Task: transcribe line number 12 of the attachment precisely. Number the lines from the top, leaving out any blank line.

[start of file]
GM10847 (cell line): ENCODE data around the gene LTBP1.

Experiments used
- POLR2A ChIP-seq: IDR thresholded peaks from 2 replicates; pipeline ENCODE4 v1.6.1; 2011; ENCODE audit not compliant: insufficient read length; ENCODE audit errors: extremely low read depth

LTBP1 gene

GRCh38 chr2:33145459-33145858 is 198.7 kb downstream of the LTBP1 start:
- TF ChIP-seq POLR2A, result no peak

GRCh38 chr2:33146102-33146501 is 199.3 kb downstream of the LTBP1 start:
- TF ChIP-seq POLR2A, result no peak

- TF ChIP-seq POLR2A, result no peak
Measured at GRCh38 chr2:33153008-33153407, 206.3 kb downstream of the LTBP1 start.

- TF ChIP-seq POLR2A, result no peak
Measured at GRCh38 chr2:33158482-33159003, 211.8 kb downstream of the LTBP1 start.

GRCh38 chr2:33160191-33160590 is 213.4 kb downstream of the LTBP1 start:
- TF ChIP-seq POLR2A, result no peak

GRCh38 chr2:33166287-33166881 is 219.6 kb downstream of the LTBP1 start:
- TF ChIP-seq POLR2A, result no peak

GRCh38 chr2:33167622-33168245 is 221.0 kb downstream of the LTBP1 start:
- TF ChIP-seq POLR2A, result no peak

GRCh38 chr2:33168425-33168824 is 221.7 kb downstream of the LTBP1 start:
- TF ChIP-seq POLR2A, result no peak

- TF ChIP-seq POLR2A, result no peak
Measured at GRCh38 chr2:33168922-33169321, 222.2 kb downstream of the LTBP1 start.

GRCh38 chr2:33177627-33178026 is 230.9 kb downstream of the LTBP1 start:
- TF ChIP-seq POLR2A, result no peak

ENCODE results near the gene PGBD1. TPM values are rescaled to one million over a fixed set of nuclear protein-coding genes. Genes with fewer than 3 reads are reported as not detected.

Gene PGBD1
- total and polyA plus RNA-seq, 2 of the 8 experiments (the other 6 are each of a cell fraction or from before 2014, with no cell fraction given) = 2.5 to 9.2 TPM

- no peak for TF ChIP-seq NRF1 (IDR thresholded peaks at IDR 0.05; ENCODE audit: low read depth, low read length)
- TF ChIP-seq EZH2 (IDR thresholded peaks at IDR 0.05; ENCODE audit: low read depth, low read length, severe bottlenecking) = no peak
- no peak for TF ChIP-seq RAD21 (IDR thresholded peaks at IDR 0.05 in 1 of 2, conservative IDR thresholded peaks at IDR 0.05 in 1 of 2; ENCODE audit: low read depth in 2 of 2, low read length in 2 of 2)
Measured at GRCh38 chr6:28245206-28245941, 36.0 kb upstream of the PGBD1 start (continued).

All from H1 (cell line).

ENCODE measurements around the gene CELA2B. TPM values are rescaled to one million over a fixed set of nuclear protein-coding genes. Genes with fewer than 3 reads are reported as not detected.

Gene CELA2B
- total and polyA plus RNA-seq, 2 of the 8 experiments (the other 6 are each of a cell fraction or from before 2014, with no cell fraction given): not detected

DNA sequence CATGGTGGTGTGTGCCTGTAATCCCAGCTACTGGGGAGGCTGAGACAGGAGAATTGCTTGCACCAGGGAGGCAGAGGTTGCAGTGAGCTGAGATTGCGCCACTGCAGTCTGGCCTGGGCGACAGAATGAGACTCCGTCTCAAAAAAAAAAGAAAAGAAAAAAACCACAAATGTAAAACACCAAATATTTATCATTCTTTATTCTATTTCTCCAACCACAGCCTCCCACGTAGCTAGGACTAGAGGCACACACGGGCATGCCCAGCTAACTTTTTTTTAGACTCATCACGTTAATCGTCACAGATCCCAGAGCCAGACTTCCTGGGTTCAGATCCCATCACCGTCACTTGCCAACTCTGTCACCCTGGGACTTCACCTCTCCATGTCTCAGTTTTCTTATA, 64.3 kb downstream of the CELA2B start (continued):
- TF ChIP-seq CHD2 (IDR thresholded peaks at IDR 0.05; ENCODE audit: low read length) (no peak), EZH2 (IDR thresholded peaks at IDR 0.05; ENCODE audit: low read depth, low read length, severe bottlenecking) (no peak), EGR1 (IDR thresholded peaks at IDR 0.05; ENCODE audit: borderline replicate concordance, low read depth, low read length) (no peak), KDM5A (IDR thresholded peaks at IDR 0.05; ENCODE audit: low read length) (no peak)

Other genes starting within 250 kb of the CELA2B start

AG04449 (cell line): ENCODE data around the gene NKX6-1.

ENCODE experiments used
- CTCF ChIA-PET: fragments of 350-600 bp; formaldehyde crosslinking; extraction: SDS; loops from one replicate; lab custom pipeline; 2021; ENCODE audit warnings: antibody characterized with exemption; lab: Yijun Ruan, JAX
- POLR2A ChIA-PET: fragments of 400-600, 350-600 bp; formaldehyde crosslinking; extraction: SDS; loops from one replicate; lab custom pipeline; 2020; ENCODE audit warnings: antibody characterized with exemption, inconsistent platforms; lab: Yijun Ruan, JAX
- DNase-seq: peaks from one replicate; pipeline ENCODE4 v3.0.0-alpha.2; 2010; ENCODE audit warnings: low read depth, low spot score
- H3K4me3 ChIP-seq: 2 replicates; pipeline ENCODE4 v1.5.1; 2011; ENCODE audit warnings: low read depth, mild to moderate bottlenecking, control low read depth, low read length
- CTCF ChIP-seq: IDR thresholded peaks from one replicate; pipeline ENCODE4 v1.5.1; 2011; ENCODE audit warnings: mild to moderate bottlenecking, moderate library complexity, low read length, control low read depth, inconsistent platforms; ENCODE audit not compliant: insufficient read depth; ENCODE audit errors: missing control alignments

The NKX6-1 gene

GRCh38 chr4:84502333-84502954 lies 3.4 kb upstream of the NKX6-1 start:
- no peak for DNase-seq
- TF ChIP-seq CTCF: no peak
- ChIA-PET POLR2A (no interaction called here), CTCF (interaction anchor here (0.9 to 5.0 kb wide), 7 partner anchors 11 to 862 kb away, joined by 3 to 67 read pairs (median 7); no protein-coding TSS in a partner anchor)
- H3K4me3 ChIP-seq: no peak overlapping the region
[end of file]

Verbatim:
Measured at GRCh38 chr2:33158482-33159003, 211.8 kb downstream of the LTBP1 start.